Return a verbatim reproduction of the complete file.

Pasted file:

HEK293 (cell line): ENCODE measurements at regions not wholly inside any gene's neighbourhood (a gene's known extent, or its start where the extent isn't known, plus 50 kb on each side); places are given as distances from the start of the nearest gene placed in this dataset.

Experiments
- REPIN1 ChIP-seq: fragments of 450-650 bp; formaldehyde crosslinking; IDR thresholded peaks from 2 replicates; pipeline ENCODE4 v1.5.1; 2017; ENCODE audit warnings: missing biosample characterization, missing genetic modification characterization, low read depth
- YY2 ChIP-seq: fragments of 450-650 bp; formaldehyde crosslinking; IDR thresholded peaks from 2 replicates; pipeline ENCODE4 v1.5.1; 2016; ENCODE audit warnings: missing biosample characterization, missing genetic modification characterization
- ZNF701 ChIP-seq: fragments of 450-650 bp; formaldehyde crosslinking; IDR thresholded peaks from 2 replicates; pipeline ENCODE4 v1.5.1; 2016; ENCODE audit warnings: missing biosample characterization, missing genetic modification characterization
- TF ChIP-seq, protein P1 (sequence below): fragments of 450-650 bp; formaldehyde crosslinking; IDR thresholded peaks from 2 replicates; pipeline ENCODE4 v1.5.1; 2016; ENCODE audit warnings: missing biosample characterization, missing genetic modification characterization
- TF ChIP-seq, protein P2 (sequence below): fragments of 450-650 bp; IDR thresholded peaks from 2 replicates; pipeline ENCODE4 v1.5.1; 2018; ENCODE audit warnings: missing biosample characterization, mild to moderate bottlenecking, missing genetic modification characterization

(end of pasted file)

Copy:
HEK293 (cell line): ENCODE measurements at regions not wholly inside any gene's neighbourhood (a gene's known extent, or its start where the extent isn't known, plus 50 kb on each side); places are given as distances from the start of the nearest gene placed in this dataset.

Experiments
- REPIN1 ChIP-seq: fragments of 450-650 bp; formaldehyde crosslinking; IDR thresholded peaks from 2 replicates; pipeline ENCODE4 v1.5.1; 2017; ENCODE audit warnings: missing biosample characterization, missing genetic modification characterization, low read depth
- YY2 ChIP-seq: fragments of 450-650 bp; formaldehyde crosslinking; IDR thresholded peaks from 2 replicates; pipeline ENCODE4 v1.5.1; 2016; ENCODE audit warnings: missing biosample characterization, missing genetic modification characterization
- ZNF701 ChIP-seq: fragments of 450-650 bp; formaldehyde crosslinking; IDR thresholded peaks from 2 replicates; pipeline ENCODE4 v1.5.1; 2016; ENCODE audit warnings: missing biosample characterization, missing genetic modification characterization
- TF ChIP-seq, protein P1 (sequence below): fragments of 450-650 bp; formaldehyde crosslinking; IDR thresholded peaks from 2 replicates; pipeline ENCODE4 v1.5.1; 2016; ENCODE audit warnings: missing biosample characterization, missing genetic modification characterization
- TF ChIP-seq, protein P2 (sequence below): fragments of 450-650 bp; IDR thresholded peaks from 2 replicates; pipeline ENCODE4 v1.5.1; 2018; ENCODE audit warnings: missing biosample characterization, mild to moderate bottlenecking, missing genetic modification characterization